5 Reading Resolutions for Educators: #3—Make Knowledge Building a P–12 Priority

My stepdaughter is a teacher right now, so I know from personal experience that students, teachers, administrators and families are working together in new ways during this time of unprecedented challenge. It is amazing to see how everyone has mobilized to provide the academics, the comfort, and the continuity our children and youth need at this time.

Reading well is more important than ever, especially when it comes to staying informed and being able to discern which sources are reliable.This aspiration is supported by a curriculum that builds knowledge. You’ll read more about that in this blog—and at the end I've supplied a few of my personal recommendations for free online sources to support continued learning.

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The 2019 Fall Edition of the quarterly publication Perspectives on Language and Literacy from the International Dyslexia Association (IDA) is dedicated to the importance of knowledge. Educators implementing evidence-based reading programs frequently address the five pillars of reading as set forth in the National Reading Panel report—phonemic awareness, phonics, fluency, vocabulary, and comprehension. I would argue for at least one more pillar: knowledge.

We have already resolved to Start Right, Finish Strong and to Navigate the Two Worlds of Reading (Print and Digital), and the pursuit of knowledge is integral to learning to read and learning about ourselves, others, and the world.

Content knowledge is critical to making meaning—the very why of reading—and knowledge and comprehension are part of a continuous and virtuous cycle. Simply said, the more you know, the more you understand.

This illustrates the principle articulated by E.D. Hirsch: “Knowledge begets knowledge.” The knowledge imperative is bolstered by the recent work of Dylan Wiliam, author of Creating the Schools Our Children Need, where he posits that a knowledge-rich curriculum closes achievement gaps. Grounding his work in cognitive science, Wiliam explains the “massive impact” knowledge can have on long-term memory.

I’ve been thinking and writing about this for a while and wrote about the value of reading informational texts to gain knowledge in 2011. At that time I wrote, “Simply, students who read more, understand more, learn more, enjoy reading more.” 

Here’s how we can increase the focus on building knowledge from P–12. In addition to the central place of the language arts, provide a comprehensive curriculum in the arts, health and physical education, STEM, and social studies.

  • Some say every teacher is a teacher of reading and I don’t entirely agree. But I would say that all teachers are teachers of content. And across the curriculum, teachers have the opportunity to unpack the literacy demands of their subjects.
  • The “baseball study” (Racht & Leslie, 1988) revealed that knowledge of the subject was more important than the ability of the reader. Students who knew more about baseball demonstrated better comprehension of the text. So it’s important to prioritize knowledge building over skill building. This doesn’t mean you shouldn't do some of the latter.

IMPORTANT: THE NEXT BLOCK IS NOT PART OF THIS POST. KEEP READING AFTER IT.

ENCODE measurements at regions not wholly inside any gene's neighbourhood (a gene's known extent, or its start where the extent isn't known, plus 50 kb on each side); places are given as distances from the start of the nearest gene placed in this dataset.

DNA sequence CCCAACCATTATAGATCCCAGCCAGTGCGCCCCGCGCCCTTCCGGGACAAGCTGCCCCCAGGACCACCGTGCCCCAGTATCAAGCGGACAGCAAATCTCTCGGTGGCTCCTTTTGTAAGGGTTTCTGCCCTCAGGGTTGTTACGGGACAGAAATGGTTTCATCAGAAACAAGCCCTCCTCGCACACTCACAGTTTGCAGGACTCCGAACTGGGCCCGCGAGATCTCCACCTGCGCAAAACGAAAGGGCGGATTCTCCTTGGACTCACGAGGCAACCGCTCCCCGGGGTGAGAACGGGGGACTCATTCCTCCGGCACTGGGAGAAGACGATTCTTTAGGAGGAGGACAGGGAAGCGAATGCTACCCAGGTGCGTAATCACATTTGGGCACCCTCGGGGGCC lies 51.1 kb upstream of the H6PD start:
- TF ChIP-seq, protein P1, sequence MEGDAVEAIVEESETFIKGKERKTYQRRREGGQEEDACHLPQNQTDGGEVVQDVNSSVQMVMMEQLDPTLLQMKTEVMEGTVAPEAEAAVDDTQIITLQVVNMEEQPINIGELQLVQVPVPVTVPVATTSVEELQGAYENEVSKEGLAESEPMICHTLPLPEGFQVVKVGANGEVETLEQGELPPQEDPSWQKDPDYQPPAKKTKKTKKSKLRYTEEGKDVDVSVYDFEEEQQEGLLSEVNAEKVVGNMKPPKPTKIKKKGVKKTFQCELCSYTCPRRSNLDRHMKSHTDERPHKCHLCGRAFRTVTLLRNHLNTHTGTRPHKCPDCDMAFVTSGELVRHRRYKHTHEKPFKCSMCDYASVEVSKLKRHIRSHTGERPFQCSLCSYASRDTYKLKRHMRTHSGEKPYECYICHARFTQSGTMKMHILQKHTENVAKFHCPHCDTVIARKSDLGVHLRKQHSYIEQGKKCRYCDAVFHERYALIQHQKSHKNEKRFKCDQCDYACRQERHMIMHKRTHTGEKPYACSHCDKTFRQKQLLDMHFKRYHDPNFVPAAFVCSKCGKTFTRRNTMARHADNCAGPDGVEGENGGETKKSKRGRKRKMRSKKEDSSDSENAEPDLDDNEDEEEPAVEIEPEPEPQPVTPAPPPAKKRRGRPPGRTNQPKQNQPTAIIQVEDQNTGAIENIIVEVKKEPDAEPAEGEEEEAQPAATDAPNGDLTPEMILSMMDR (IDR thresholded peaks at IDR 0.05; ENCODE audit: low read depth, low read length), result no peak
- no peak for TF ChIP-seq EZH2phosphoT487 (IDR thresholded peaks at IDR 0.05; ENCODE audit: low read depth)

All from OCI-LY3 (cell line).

• Vocabulary can serve as a proxy for comprehension. Studies show that the words children need to succeed aren’t going to be found in everyday conversation or media productions—but they will be found in texts. Students need thousands of words and exposure to a knowledge-rich curriculum will give them words to learn and live by. And I haven’t met or taught a child who didn’t like big, important words at every age and at every stage of learning.

Children and youth need knowledge to succeed in school and beyond. The more you know, the more you grow as a learner and as a person. There’s another Dylan I want to tell you about: my great-nephew and the youngest member of our family. I’m going to try this I Love Science board book from a new series for babies. Who knows: science might become his preschool passion and encourage his future accomplishment as a reader and writer.

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As I mentioned, here are some online sources I personally suggest for your consideration:

  • National Geographic: Great content that now has free access to keep us all learning more about our world—and good for any age and stage of learning.
  • PBS Kids: I find this particularly good for children from PreK to grade 3. The children in my family have learned a lot about science and social studies from Curious George, The Cat in the Hat and the Wild Kratts (I have, too).
  • Brains On!: These are science podcasts on a variety of topics. Might be a good break from screen time. As well as learning about science, kids have the opportunity to build listening comprehension. Good from upper elementary students to grown ups.
  • HMH has made a trove of meaningful and motivating education resources from across the curriculum and for all stages and ages of learning available. We’re here to support your extraordinary efforts to teach and reach students during this challenging time.

My colleagues and I will never be able to thank you enough for all you are doing. Let us know how we can help.

—Francie Alexander
Chief Research Officer
Houghton Mifflin Harcourt

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This is the third in a series of five blog posts based on Francie Alexander's recent webinar, “The Five Big Research-Based Ideas That Will Have a Positive Impact on Literacy Outcomes.” Read resolutions one and two. Stay tuned for the last two Reading Resolutions.

Learn more about HMH’s literacy programs.